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About this blog: I am a native of Alameda County, grew up in Pleasanton and currently live in the house I grew up in that is more than 100 years old. I spent 39 years in the daily newspaper business and wrote a column for more than 25 years in add...  (More)

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Good questions about high-speed rail plan

Uploaded: Mar 31, 2016
The Assembly transportation committee showed some very appropriate skepticism about the high-speed rail authority’s latest spin on its business plan.
The hearing followed release of the non-partisan Legislative Analyst Office review of the plan and lots of questions—if not enough—about how it was going to be financed. The current business plan spun a 180-degree turn so the first segment will run north to San Jose from the San Joaquin Valley instead of south. .
The notion of passengers coming from the San Joaquin Valley by rail instead of by car certainly excited some Silicon Valley leaders.
The leaders in the Los Angeles basin were equally concerned because, outside of the authority, most people know there funding is tens of millions of dollars short. There’s no question that the challenges of going across the Tehachapi’s with tunnels and bridges was going to be more expensive that basically at-grade run from near Bakersfield to San Jose.
What still remains a huge question is the finances. Gov. Brown already has forced whacks in the estimated cost from north of $100 billion (two-thirds of the state’s operating budget) to the current pipe dream estimate of $68 million.
What should be heartening to taxpayers is that Jim Frazier, an Oakley Democrat and chair of the transportation committee, posed the question of what’s the guarantee that this will not be the ugly second coming of the Bay Bridge project, which quadrupled in cost to more than $6 billion from its first estimates.
It’s fair to think that the $100 billion is a reasonable number—what’s fiscally terrifying is the notion that it’s a factor of four or five—thus we are talking $400 billion or more. The governor has been dogged in his pursuit of this silly project—it does not even qualify as a nice-to-have asset—it’s trying to buy a Rolex when a Timex will do.
Whether the governor can continue to convince the Legislature to “job” the state’s global warming tax stream to send 25 percent of more to a project that will have no net impact on greenhouse gas reduction for at least 10-15 years will remain to be seen. Gov. Brown has exerted considerable influence, but he can be swayed. He reversed positions this week on raising the minimum wage from $10 to $15 after earlier opposing the increase.
The governor spun it as a justice issue—but economists see it as a job-killer, not an action that will benefit low-wage workers. Ask your favorite restaurant owner what he or she thinks of it.

Comments

 +   1 person likes this
Posted by Westerner, a resident of San Ramon,
on Mar 31, 2016 at 9:23 am

Let the private sector build and operate the high speed rail. The government should only help with land acquisition.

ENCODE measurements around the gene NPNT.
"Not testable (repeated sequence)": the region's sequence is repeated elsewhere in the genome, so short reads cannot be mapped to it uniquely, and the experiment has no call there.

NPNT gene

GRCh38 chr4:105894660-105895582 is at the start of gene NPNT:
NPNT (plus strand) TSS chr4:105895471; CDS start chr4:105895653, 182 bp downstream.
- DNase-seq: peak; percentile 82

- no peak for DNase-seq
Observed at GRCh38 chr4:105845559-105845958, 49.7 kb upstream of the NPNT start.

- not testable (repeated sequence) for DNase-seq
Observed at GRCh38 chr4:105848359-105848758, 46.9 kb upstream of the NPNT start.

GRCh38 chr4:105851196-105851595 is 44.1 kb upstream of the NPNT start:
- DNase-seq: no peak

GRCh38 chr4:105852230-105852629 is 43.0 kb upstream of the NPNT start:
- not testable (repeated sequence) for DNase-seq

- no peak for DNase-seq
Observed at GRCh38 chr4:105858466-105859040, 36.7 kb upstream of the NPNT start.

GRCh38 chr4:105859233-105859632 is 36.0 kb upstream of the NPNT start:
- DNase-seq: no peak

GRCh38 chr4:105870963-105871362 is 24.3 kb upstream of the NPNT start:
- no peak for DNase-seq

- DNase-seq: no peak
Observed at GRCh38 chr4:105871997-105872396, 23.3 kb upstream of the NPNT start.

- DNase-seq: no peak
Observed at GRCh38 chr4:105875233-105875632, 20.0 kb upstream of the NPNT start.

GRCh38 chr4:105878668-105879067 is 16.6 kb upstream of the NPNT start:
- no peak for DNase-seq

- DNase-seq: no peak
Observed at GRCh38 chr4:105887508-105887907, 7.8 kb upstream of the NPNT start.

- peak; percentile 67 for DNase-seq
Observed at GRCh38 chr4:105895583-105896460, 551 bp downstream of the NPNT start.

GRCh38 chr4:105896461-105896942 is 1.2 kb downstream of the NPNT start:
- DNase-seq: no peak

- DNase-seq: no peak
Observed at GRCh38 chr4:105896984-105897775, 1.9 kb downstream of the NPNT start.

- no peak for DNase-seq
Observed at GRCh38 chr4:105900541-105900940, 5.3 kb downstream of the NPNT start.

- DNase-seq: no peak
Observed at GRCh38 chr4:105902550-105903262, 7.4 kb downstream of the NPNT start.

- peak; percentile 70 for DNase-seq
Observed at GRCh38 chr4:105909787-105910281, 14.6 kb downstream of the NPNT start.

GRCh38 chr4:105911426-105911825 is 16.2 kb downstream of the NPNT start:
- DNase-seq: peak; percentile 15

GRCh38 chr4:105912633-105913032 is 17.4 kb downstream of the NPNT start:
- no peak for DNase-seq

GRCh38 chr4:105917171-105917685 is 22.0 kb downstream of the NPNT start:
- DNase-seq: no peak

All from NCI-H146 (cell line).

+   1 person likes this
Posted by SHale99, a resident of another community,
on Mar 31, 2016 at 11:35 am

SHale99 is a registered user.

there is zero possibility that this boondoggle will ever be able to pay for itself based on ridership. How voters (those who actually did) approved the funds, is a total mystery.


 +   3 people like this
Posted by DKHSK, a resident of Bridle Creek,
on Mar 31, 2016 at 9:53 pm

DKHSK is a registered user.

If high speed trains made a profit, you'd see the private sector jump all over building them.

But governments and liberals (I repeat myself), on the other hand, love to throw our money at these boondoggles knowing that they will never earn a profit, but they FEEL GOOD.

Par for the course.


 +  Like this comment
Posted by DKHSK, a resident of Bridle Creek,
on Mar 31, 2016 at 9:53 pm

DKHSK is a registered user.

If high speed trains made a profit, you'd see the private sector jump all over building them.

But governments and liberals (I repeat myself), on the other hand, love to throw our money at these boondoggles knowing that they will never earn a profit, but they FEEL GOOD.

Par for the course.


 +   4 people like this
Posted by Peter Kluget, a resident of Danville,
on Apr 6, 2016 at 9:23 am

It's always fun to see ideologues spew their articles of faith without eny evidence that they have given them the slightest thought.

Government has subsidized every form of transportation in this country for the past 200 years, but no type of transport has had as much taxpayer funded subsidy as cars and trucks. The Interstate Highway system is a massive, taxpayer-funded subsidy of automobile and truck travel. Obtaining petroleum from around the world - and the huge costs of ensuring continued access to it and of dealing with the mess left behind from using it has and will continue to consume far more tax dollars than can be summarized in one short post. Airports, shipping, and freight trains all are based on a system of public subsidies. The transcontinental railroad never would have been built without governmental subsidies so massive they boggle the mind.

But to the knee jerk adherents to the propaganda spewed out by the current recipients of that largess, any competition from a new type of more efficient transportation is to be opposed as "government overreach." You have to laugh.


 +   16 people like this
Posted by Cholo, a resident of Livermore,
on Apr 6, 2016 at 1:54 pm

My buds and I look forward to fast rails!

We would take along a picnic basket or two and talk non-stop.

NO free-loaders will be allowed into our circle...sorry!

free-loaders = party crashers


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